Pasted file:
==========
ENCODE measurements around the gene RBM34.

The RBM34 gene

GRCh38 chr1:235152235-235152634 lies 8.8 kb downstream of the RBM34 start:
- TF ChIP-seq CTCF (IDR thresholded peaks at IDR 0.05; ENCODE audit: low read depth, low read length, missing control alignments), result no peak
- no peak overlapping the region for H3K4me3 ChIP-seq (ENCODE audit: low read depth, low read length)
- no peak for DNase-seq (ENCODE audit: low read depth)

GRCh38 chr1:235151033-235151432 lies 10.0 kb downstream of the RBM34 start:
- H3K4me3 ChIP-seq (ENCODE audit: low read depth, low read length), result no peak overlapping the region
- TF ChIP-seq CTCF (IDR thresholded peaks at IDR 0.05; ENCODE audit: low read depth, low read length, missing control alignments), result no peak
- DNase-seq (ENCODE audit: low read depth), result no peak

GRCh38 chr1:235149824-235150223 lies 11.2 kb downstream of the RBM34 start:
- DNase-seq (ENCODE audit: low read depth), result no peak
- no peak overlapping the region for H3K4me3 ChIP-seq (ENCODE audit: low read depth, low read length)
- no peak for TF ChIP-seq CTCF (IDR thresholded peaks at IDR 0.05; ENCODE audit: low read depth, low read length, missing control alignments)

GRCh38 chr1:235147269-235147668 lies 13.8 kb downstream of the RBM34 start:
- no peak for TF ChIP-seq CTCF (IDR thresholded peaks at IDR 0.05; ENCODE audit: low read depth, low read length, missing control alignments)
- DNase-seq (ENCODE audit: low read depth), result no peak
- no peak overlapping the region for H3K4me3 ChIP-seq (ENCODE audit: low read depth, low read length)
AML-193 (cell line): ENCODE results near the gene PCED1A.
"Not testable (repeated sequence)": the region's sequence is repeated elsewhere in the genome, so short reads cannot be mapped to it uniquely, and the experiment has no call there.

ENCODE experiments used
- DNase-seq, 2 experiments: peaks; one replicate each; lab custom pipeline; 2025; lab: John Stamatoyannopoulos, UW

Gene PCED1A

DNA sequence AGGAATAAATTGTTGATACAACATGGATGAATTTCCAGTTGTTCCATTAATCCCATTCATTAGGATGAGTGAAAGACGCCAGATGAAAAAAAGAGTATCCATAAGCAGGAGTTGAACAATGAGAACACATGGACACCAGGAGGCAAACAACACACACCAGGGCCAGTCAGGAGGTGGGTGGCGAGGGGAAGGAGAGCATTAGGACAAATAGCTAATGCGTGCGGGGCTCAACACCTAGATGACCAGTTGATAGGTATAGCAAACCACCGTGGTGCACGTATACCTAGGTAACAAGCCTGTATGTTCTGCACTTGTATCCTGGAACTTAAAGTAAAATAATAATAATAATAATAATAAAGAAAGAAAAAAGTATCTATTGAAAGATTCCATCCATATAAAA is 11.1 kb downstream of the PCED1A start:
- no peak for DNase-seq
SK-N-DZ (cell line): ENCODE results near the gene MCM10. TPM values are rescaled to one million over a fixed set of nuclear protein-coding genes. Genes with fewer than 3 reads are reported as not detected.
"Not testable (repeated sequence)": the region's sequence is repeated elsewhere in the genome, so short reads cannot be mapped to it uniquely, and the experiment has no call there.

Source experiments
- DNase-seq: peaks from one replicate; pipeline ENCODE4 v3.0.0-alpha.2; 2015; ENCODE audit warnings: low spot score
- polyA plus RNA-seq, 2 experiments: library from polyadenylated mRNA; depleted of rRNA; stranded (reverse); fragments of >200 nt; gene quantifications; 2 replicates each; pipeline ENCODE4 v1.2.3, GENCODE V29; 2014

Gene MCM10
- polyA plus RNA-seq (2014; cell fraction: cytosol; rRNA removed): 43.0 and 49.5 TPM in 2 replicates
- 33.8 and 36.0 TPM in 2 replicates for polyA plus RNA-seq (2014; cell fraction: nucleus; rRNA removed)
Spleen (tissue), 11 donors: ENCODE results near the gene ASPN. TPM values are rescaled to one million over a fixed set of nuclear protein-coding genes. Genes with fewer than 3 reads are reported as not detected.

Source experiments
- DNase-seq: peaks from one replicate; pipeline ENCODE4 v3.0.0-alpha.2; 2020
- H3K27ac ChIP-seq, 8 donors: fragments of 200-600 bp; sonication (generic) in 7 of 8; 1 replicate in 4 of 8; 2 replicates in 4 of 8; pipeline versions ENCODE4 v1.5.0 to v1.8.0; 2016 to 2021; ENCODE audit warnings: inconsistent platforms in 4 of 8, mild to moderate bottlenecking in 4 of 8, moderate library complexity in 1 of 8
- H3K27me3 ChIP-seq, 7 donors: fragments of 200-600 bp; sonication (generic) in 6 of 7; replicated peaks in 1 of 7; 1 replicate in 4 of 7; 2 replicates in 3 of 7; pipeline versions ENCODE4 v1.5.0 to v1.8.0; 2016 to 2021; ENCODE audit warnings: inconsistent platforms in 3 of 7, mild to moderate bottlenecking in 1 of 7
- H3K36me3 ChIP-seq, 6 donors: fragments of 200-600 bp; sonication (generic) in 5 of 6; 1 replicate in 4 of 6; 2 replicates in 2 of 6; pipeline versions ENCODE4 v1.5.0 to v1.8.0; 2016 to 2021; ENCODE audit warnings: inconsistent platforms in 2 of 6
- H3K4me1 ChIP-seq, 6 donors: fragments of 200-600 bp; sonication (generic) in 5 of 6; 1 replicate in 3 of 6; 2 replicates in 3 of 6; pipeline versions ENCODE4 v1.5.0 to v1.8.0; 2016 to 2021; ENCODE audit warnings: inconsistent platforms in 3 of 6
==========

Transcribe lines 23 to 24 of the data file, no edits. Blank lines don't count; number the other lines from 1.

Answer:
Gene PCED1A

DNA sequence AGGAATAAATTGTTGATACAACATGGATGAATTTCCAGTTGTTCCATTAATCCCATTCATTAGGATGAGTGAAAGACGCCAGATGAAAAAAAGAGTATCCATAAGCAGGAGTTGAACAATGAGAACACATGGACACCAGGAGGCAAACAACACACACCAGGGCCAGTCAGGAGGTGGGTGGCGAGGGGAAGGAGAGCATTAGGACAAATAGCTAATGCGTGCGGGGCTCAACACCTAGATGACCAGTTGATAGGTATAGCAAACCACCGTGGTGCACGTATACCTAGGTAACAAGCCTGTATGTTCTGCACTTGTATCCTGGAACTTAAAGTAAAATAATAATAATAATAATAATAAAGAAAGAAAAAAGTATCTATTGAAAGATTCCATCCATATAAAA is 11.1 kb downstream of the PCED1A start: